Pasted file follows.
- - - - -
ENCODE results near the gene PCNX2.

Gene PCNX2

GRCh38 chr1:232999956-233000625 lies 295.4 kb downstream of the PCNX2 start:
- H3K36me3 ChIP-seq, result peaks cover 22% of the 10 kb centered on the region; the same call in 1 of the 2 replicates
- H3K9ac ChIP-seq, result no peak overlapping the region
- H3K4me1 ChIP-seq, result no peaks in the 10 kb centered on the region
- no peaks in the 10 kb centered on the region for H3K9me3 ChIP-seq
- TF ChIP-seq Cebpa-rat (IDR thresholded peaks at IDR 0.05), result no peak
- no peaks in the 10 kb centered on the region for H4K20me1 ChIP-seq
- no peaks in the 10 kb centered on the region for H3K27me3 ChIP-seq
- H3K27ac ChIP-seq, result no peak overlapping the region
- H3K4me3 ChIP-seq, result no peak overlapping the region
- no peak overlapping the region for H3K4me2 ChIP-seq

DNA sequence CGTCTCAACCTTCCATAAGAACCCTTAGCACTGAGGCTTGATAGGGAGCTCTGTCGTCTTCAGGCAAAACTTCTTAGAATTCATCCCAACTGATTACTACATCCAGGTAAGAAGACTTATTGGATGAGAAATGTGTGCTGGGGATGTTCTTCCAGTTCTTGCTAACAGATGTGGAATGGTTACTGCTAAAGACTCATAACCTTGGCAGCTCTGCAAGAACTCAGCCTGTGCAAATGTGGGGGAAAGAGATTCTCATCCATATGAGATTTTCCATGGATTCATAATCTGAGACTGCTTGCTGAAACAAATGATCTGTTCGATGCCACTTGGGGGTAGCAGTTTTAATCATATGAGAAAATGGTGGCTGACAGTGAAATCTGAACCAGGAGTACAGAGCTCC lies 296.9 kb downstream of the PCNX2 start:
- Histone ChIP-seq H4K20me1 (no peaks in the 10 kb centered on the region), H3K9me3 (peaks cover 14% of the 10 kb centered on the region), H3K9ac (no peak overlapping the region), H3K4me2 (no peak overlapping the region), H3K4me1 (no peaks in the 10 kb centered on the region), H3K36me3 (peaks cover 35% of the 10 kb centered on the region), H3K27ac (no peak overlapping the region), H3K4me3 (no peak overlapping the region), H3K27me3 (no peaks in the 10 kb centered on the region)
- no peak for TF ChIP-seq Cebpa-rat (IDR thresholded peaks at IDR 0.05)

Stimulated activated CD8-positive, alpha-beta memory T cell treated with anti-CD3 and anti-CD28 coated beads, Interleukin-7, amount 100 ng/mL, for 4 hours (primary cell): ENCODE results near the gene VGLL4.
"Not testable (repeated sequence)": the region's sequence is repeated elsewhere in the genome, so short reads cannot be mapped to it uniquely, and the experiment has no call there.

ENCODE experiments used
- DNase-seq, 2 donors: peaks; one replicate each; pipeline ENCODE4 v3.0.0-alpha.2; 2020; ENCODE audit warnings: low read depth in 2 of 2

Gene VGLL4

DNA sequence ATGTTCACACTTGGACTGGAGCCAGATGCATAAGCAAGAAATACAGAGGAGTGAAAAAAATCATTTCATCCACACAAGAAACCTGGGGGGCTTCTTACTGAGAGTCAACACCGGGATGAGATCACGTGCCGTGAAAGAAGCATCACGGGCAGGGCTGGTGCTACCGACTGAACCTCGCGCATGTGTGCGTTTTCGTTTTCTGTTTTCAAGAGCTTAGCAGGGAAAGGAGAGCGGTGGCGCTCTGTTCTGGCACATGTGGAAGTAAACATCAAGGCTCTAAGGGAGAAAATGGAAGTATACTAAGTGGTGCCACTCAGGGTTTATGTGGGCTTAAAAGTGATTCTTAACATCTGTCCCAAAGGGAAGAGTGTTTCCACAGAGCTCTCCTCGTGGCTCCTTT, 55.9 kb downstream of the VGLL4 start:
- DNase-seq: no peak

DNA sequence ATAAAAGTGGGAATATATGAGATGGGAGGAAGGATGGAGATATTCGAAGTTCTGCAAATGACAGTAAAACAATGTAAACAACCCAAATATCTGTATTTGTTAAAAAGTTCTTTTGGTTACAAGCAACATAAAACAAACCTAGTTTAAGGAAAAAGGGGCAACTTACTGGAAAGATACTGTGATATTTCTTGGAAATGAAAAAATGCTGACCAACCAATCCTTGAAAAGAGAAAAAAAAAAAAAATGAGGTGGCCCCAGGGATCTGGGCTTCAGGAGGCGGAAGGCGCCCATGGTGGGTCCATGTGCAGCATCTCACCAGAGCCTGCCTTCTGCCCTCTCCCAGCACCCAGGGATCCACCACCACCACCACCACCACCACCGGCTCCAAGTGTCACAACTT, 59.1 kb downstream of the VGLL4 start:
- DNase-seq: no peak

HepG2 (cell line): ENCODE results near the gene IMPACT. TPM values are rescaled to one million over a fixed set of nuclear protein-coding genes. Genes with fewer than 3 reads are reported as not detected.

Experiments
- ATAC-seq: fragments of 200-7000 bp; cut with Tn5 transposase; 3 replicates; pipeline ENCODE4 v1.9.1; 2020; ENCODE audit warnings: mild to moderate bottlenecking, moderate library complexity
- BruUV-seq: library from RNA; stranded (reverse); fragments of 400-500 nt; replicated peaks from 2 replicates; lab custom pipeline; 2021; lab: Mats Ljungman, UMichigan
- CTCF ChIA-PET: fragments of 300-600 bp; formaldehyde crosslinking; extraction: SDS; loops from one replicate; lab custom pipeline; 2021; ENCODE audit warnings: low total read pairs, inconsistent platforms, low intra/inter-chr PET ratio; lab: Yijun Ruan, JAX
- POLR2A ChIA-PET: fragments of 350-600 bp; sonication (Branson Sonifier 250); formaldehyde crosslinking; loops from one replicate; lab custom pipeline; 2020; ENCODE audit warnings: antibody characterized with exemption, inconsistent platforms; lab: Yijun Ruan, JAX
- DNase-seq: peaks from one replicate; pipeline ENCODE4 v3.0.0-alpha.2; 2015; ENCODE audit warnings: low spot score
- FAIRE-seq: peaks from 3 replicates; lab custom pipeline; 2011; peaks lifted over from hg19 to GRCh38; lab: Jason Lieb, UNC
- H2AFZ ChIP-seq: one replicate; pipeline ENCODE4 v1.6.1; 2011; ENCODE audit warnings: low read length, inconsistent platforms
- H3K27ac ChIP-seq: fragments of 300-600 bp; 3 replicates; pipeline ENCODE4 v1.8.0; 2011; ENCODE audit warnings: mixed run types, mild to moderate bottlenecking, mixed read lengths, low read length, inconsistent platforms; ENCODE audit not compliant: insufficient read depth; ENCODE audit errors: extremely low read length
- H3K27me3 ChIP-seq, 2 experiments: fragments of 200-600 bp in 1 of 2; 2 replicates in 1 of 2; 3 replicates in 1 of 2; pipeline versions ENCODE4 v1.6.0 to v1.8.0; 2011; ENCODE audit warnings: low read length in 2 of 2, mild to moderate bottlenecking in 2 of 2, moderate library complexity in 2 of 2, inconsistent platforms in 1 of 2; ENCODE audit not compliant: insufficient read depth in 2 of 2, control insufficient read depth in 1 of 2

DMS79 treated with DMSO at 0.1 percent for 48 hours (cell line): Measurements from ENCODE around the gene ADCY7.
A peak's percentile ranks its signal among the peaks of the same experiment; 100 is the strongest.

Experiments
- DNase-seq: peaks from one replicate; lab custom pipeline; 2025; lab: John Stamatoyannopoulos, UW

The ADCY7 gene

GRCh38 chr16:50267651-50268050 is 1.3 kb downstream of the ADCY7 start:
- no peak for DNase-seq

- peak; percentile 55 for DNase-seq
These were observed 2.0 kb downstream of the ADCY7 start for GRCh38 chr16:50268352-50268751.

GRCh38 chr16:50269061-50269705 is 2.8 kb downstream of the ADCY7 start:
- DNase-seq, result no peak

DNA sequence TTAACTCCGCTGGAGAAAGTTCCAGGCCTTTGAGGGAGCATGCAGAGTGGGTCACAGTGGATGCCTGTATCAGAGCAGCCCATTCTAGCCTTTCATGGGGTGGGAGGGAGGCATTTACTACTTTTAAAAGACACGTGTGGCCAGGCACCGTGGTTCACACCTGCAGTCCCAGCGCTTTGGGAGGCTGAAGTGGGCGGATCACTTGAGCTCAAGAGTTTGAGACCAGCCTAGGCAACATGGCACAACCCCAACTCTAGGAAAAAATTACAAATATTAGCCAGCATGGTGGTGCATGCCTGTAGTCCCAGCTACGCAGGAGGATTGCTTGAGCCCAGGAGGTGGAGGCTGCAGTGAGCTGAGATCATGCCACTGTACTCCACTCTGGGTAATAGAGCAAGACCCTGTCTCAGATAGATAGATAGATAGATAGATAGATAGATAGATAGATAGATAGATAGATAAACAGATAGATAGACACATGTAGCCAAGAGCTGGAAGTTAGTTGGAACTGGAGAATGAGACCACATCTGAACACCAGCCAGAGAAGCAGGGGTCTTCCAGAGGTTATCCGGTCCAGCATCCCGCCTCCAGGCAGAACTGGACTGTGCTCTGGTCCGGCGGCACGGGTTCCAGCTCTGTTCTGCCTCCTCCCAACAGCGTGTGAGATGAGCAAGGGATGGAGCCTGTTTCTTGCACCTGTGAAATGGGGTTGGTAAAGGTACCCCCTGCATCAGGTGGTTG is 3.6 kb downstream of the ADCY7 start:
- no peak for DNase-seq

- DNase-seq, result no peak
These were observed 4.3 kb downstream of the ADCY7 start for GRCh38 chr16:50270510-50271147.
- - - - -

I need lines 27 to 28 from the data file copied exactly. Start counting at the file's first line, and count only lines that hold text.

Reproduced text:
Experiments
- ATAC-seq: fragments of 200-7000 bp; cut with Tn5 transposase; 3 replicates; pipeline ENCODE4 v1.9.1; 2020; ENCODE audit warnings: mild to moderate bottlenecking, moderate library complexity